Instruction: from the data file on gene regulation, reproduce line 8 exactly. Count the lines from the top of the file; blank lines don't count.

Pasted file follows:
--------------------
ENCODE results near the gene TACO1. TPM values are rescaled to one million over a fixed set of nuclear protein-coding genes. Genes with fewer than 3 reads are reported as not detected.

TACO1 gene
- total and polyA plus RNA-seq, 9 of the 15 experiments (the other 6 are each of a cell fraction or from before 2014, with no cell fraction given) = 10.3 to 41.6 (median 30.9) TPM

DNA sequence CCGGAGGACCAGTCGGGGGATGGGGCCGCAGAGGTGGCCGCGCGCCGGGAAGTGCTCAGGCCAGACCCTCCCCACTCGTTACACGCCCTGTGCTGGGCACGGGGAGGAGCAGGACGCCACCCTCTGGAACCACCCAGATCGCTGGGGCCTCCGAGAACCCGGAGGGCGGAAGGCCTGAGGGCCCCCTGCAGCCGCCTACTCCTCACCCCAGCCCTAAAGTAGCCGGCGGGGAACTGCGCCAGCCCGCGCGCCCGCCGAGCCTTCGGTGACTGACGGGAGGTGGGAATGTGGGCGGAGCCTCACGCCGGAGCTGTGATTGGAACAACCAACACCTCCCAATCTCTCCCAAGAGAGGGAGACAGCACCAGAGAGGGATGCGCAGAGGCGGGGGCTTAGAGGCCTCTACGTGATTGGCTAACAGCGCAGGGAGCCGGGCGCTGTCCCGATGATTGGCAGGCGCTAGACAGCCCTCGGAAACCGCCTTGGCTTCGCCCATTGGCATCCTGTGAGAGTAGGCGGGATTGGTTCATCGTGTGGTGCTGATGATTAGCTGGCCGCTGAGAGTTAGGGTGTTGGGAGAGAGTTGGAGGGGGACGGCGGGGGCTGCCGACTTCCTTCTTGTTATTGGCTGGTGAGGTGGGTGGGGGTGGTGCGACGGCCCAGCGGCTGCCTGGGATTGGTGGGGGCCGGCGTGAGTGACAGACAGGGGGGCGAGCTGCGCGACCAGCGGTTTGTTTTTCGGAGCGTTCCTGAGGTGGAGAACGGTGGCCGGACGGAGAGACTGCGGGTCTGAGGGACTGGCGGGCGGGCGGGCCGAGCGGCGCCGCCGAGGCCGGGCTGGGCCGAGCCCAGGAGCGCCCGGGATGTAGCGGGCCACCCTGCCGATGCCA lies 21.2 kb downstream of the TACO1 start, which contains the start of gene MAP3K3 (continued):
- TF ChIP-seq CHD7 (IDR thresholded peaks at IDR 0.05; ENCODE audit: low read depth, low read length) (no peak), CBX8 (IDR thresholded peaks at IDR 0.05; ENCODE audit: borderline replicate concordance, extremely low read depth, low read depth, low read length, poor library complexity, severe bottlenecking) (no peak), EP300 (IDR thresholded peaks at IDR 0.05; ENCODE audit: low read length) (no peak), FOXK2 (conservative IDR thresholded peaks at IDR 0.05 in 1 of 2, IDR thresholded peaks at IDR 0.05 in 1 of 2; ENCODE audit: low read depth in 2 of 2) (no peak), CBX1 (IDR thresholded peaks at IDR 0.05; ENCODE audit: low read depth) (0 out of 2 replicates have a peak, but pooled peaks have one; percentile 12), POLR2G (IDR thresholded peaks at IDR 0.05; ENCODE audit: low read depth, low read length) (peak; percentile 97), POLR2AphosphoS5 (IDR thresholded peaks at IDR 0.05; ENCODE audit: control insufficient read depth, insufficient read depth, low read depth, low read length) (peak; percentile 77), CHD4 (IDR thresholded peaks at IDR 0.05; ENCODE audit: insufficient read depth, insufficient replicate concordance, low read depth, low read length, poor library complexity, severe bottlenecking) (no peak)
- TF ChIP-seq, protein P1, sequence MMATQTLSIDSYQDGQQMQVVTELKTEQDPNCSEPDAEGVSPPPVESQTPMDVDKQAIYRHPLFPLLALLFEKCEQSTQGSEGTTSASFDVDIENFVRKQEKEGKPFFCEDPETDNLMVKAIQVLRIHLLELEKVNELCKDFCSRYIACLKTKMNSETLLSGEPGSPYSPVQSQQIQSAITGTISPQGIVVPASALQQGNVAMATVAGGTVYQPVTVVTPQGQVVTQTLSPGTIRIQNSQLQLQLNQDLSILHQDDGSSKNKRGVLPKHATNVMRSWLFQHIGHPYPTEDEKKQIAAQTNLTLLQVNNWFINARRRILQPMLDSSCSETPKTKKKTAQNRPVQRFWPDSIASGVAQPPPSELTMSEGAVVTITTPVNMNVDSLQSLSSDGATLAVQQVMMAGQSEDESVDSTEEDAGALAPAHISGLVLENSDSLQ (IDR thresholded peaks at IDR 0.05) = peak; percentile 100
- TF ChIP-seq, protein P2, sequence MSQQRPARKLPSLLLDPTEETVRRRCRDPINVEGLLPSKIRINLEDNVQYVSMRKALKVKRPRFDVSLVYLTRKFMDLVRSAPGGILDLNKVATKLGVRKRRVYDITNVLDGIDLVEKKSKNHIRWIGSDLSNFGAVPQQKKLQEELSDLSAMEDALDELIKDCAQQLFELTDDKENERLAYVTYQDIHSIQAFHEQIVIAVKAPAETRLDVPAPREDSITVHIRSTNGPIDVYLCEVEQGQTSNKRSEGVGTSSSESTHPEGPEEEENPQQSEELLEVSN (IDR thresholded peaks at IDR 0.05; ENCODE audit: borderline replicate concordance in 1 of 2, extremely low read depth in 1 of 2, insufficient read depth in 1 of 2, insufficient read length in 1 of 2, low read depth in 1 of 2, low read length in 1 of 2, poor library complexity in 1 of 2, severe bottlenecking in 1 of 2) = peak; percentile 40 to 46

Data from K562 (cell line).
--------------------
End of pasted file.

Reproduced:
Data from K562 (cell line).